NAMI-NYS is also pleased to see investments in Crisis Intervention Training (CIT) programs. This valuable program is the leading factor in generating the most positive outcomes possible when police and first responders interact with people with mental illness as well as diverting people away from the correctional system. NAMI-NYS is proud that New York State continues to be a national leader in this program.

We are also encouraged to see support for the Joseph P. Dwyer Veteran Peer-to-Peer program, as addressing the mental health of our brave veterans is a paramount concern for NAMI-NYS.

While NAMI-NYS celebrates these advancements we are also deeply concerned by what is not funded in the budget.

It is impossible to deliver mental health services without a fully-funded and sustainable caring and qualified workforce. This is why we are extremely disappointed that the budget failed to include a COLA for the non-profit human services workforce. The lack of a COLA will continue to make hiring and retaining staff to deliver the type of continuity of care we want to see very challenging. This puts the recovery of the one in four New Yorkers living with a mental illness in jeopardy.

Housing programs with full wrap-around mental health services are a leading driver of recovery. NAMI-NYS has continually stood as part of the Bring it Home campaign calling for New York to address the decay in the system caused by a quarter-century of flat-funding. Unfortunately, the $10 million included the budget falls way short of what is needed to return the crucial mental health housing system to appropriate operating level.

We still have a lot of work to do for the remainder of the legislative session, and your voice will be needed to build on the successful aspects of the budget.

We need to take the next steps in addressing insurance issues after the parity funding by regulating the deceptive practice of Non-Medical Switching by passing A.2969/S.2849  UPDATE: Passed by the Assembly June 17 and passed by the Senate June 19, 2019.

While CIT programs certainly help divert people with mental illness from the correctional system, we know that the system is still overly populated by people living with a psychiatric disorder, which is why we need to pass the HALT bill to regulate solitary confinement.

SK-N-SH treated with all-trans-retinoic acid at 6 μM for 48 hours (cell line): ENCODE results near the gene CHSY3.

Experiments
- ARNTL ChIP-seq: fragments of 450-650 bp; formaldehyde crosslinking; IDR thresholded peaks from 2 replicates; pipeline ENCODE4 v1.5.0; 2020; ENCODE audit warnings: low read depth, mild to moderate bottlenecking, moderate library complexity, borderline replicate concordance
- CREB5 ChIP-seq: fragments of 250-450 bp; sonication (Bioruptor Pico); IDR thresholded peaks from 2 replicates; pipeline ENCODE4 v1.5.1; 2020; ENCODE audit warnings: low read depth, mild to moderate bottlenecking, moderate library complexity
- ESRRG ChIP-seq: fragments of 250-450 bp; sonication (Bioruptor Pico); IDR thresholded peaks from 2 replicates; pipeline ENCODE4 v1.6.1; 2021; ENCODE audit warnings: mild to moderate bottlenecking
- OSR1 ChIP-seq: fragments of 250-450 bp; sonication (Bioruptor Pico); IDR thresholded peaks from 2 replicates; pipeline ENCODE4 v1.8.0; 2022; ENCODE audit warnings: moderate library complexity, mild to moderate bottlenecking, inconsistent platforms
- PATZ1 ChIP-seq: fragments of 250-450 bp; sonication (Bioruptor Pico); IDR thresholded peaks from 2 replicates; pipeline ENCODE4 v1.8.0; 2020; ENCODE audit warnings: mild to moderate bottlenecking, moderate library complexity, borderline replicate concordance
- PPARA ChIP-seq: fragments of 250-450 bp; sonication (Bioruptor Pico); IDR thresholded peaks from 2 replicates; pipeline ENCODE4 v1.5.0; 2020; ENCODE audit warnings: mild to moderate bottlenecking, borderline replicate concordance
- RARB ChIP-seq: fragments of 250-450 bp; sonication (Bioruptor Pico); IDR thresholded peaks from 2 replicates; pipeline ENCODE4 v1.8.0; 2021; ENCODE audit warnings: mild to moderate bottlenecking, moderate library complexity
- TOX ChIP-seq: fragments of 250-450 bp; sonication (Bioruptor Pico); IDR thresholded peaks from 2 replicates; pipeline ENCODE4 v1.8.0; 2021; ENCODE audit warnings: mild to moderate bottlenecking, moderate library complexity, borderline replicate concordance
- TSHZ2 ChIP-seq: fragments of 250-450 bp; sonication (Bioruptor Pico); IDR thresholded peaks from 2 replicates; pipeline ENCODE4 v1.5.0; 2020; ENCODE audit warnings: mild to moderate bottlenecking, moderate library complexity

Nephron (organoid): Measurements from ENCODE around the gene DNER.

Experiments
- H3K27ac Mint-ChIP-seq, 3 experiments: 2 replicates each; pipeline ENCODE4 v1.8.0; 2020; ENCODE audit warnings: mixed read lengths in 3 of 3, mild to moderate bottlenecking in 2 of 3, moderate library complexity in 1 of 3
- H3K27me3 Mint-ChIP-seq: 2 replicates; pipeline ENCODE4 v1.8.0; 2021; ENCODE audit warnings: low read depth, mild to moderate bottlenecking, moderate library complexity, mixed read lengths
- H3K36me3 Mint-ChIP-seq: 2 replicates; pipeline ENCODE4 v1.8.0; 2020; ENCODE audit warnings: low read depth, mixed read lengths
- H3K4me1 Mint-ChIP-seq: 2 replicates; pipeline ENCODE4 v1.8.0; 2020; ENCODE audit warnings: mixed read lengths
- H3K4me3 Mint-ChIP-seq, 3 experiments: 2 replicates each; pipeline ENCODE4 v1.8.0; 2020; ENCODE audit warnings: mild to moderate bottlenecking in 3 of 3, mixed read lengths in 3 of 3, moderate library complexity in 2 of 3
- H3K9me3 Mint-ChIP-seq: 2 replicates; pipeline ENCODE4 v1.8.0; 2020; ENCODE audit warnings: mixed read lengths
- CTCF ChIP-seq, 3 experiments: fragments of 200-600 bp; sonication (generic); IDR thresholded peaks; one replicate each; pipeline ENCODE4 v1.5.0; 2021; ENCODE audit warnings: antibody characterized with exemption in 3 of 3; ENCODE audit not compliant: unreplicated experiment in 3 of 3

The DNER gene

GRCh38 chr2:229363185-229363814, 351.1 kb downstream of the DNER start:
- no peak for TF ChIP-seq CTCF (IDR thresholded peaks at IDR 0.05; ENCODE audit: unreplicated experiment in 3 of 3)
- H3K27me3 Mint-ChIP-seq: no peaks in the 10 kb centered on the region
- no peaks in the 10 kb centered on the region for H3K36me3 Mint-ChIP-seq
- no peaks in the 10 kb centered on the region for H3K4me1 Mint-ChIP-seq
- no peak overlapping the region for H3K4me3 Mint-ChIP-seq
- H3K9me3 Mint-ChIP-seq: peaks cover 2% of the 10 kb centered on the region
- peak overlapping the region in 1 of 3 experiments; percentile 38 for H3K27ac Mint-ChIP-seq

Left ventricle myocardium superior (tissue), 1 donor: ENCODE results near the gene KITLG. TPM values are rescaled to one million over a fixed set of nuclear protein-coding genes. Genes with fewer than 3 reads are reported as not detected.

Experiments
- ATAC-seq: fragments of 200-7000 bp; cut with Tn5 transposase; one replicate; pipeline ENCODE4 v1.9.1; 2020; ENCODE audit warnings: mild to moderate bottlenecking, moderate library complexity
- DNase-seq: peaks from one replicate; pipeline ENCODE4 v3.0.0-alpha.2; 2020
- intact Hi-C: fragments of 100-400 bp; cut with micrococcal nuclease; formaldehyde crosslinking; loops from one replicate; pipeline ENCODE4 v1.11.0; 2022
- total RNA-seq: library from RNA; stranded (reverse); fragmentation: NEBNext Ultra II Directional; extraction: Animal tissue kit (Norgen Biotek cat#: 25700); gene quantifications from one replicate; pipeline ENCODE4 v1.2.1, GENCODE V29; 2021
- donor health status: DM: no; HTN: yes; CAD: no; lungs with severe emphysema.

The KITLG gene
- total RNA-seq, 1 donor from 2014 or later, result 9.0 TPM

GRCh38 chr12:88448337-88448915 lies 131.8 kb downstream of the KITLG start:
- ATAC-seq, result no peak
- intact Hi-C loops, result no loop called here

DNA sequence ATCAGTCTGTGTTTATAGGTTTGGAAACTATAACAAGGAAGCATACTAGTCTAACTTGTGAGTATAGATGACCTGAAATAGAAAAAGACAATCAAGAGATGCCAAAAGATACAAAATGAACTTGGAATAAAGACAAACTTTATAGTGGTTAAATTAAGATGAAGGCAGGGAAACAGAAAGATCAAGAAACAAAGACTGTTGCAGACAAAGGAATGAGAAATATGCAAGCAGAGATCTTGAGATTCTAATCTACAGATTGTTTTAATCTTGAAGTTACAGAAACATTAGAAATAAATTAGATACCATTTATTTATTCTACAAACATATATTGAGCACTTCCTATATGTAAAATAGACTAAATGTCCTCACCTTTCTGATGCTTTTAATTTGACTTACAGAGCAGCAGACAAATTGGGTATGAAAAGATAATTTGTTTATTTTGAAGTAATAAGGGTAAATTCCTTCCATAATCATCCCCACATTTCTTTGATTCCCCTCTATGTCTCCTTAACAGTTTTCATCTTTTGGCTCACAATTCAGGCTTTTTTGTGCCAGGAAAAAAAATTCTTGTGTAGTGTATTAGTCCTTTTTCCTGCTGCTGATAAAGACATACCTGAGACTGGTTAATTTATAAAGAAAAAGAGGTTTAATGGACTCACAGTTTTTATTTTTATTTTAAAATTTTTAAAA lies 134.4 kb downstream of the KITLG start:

We can also increase access to the most effective treatments by passing A3830 S04848 which would allow pharmacies to administer long-acting injectable medications. UPDATE: On June 19, passed in the Senate, returned to Assembly and forwarded to higher education.


excerpts from NAMI-NYS ACTION ALERT:
Tell Your Legislators to #Act4MentalHealth

Send a Pre-Written Letter to Legislative Leaders Urging Them to Support the 2019 NAMI-NYS Action Agenda

Click here to send a pre-written letter to key NYS legislative leaders urging them to support the 2019 NAMI-NYS Action Agenda.

Visit Your Legislators in their District Offices

We encourage you to visit your legislators in their district offices. NAMI-NYS will be happy to send you packets for you with our talking points and resources to tell your story and ones to provide your legislators. To obtain packets or for help scheduling district meetings please email

Advocacy Resources

For those of you who want to make district visits, we want you to feel as comfortable as possible when talking to your legislators.

In our efforts to continually provide our members with resources to help them project their advocacy voice, NAMI-NYS has filmed a three part video series designed to provide you with the information and skills to communicate the importance of our 2019 Action Agenda to our elected officials.

Part I-Detailing the issues comprising the 2019 NAMI-NYS Action Agenda.

Click here to watch.

Part II-How to effectively tell your story as an advocacy tool.

Click here to watch.

Part III-How to make the most impactful legislative meetings.

Click here to watch.

Click here to view the 2019 NAMI-NYS Advocacy Guide.
This comprehensive guide is designed to familiarize you with our Action Agenda, explain the importance of telling your story as an advocacy tool and how to most effectively tell your story, tips on making impactful legislative visits, information on the large freshman class of NYS legislators and how to communicate our message through both traditional and social media. Click on the links below to view sections of the guide:

Call Senators Schumer and Gillibrand
Ask Them to Sign Onto Letter Urging CMS to Maintain the Six Protected Classes Policy in Medicare Part D.

Medicare Part D provides drug coverage for 43 million seniors and adults with disabilities, including many people with mental health conditions.

Currently, Medicare Part D and Medicare Advantage plans must include "all or substantially all" of the medications in six protected classes, which include antidepressants and antipsychotics. These six protected classes were created to ensure people with conditions treated by these medications are not discriminated against, as well as to ensure access to a range of options that meet individual needs.